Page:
Bye-Bye Bonds?

August 5, 2010

Gentlemen prefer bonds. At least, until stocks do better, and then they prefer stocks. Until bonds do better, and then they prefer bonds again. 

Big money has been moving into bond funds over the last year or so. We saw a similar situation in the late 1990s, with massive flows into stock funds. Broadly speaking, this trend might lead us to favor stocks over bonds for the next few years, since we generally avoid whatever attracts fund investors. But there's a little more to this money flow than meets the eye.

Back in the late 1990s, investors poured approximately $20 billion a month, or a quarter trillion a year, into stock funds. Toward the end of the decade, Janus, the king of larger cap tech and growth stocks, was seeing nearly half of this new money, with very little new money going into bond funds. In fact, more money flooded into stocks in 2000 than into bonds during the entire 1990s. It was the decade of equities.

The end of the great bull run and dawn of a terrible decade for stocks took place in early 2000, the worst year to add new money to the stock market. Stock funds saw their biggest inflow year of all time at just over $300 billion – a record that has yet to be beaten, and, adjusting for inflation, may never be eclipsed. 

The 2000s were the decade of bonds. It's too bad that ten years ago, a popular investment "truth" advised us, "Stocks always beat bonds over long periods of time." 

During the past ten years ending in June 2010, Vanguard Total Stock Index (VTSMX) was down 0.82% per year on average, while Vanguard Total Bond Market Index (VBMFX) averaged a 6.2% per year return. The S&P 500 was down even more – 1.67% per year, as larger cap stocks underperformed smaller cap stocks. Don’t even ask about tech stocks…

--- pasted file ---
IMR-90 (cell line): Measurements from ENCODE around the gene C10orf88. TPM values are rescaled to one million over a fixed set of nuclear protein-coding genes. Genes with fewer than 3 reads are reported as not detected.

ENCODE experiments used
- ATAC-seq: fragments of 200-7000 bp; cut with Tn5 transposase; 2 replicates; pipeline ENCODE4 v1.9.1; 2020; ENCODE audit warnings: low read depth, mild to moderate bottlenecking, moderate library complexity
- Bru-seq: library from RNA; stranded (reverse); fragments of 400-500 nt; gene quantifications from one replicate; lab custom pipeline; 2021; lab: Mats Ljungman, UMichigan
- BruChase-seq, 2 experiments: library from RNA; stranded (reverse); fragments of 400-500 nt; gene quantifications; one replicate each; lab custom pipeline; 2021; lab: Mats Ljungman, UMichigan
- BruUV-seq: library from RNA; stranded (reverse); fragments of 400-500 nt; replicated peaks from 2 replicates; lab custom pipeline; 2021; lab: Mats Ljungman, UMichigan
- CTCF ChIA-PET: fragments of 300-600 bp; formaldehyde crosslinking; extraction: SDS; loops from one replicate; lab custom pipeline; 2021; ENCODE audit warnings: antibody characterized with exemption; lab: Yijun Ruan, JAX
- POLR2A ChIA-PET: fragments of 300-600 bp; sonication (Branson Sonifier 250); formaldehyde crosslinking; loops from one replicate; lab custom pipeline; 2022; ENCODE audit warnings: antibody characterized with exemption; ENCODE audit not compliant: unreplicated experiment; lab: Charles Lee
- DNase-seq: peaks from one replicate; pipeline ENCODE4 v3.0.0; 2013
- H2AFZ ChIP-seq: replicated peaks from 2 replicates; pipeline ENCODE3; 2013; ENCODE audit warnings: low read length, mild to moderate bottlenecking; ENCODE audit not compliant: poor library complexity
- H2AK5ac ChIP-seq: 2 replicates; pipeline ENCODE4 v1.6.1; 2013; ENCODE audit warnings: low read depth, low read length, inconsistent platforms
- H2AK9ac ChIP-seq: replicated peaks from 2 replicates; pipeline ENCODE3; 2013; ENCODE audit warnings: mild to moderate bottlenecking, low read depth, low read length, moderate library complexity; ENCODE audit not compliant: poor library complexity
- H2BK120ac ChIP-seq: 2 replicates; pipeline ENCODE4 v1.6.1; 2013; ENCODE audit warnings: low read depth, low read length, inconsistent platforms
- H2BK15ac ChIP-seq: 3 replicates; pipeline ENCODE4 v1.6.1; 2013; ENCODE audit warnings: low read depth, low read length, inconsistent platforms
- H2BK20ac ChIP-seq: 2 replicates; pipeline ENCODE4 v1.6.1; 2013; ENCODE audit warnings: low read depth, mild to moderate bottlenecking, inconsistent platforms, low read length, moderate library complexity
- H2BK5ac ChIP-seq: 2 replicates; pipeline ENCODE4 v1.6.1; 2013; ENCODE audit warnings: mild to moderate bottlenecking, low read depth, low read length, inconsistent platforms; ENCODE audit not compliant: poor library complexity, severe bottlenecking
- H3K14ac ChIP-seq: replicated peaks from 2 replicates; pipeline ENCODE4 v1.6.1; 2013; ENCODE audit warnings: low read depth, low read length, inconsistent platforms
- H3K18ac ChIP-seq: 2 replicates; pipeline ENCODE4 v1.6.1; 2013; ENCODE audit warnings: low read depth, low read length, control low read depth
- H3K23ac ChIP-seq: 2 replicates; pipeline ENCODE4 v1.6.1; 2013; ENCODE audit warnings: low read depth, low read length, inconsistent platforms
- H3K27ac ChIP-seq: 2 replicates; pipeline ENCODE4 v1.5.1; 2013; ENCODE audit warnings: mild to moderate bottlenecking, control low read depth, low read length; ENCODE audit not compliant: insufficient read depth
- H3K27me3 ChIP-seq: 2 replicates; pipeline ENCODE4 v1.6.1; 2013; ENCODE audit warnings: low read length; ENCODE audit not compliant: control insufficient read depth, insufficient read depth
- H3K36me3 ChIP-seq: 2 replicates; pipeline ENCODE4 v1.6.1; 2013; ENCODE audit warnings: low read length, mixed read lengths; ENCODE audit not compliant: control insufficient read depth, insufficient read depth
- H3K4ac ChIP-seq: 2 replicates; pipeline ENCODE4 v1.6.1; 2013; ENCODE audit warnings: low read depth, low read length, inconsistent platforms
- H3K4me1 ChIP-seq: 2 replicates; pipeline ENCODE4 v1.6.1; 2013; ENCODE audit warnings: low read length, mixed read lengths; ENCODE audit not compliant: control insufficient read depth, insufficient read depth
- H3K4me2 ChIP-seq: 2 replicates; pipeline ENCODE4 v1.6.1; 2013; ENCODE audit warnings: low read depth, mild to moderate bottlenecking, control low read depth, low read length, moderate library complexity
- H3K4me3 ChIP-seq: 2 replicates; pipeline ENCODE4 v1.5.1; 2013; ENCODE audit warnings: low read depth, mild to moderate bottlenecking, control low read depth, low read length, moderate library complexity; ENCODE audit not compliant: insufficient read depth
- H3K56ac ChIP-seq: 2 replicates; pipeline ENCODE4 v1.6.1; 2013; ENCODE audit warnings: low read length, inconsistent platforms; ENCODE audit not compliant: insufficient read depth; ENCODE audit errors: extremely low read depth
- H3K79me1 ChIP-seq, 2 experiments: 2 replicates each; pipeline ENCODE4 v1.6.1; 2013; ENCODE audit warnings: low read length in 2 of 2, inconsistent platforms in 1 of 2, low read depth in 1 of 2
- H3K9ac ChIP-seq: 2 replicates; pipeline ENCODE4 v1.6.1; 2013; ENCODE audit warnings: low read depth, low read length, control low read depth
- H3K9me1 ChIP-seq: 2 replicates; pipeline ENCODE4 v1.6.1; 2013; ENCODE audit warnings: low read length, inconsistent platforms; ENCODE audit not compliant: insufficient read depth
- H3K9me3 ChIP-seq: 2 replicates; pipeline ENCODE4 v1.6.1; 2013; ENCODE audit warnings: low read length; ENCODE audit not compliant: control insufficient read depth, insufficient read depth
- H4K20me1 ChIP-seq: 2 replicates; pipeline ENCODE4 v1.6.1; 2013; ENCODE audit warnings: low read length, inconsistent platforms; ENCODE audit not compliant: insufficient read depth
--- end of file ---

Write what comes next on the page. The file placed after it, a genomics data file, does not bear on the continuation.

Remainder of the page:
Yet according to the ICI, fund investors really only started pilling into bond funds last year, adding a record $376 billion. 2007 was a pretty big year for bond fund inflows, but over the past two decades , 2002 was the biggest, with 141 billion coming in – near the bottom of the stock market, and during a pretty good time to favor stocks. 2002 was also the last calendar year of stock fund outflows, outside of 2008’s massive liquidation of a quarter trillion.

All this action would seem to indicate this is a great time to buy stocks, and a terrible time to buy bonds. This is becoming a pretty common theory touted by investment experts – even bond fund managers, but fund investors are still tepid on stock funds and favoring bond funds.

The future for bonds looks so bleak, in fact, that the great bond house PIMCO, manager of the largest fund in the world, the Total Return Fund (boasting a quarter of a trillion dollars in assets), is launching more stock funds, although mostly foreign stock funds. In investment circles, this is called hedging your bets. PIMCO doesn’t want to be the next Janus – riding high, and then losing more than half their money in the ensuing crash of their area of expertise.

But before we all go 100% stocks, let’s consider a few things. Sure, bonds are much less likely to garner solid future returns than they did in 2000, when yields were higher, and stocks are much cheaper than they were in 2000. But are stocks guaranteed to kill bonds like bonds were positioned to kill stocks in 2000? No.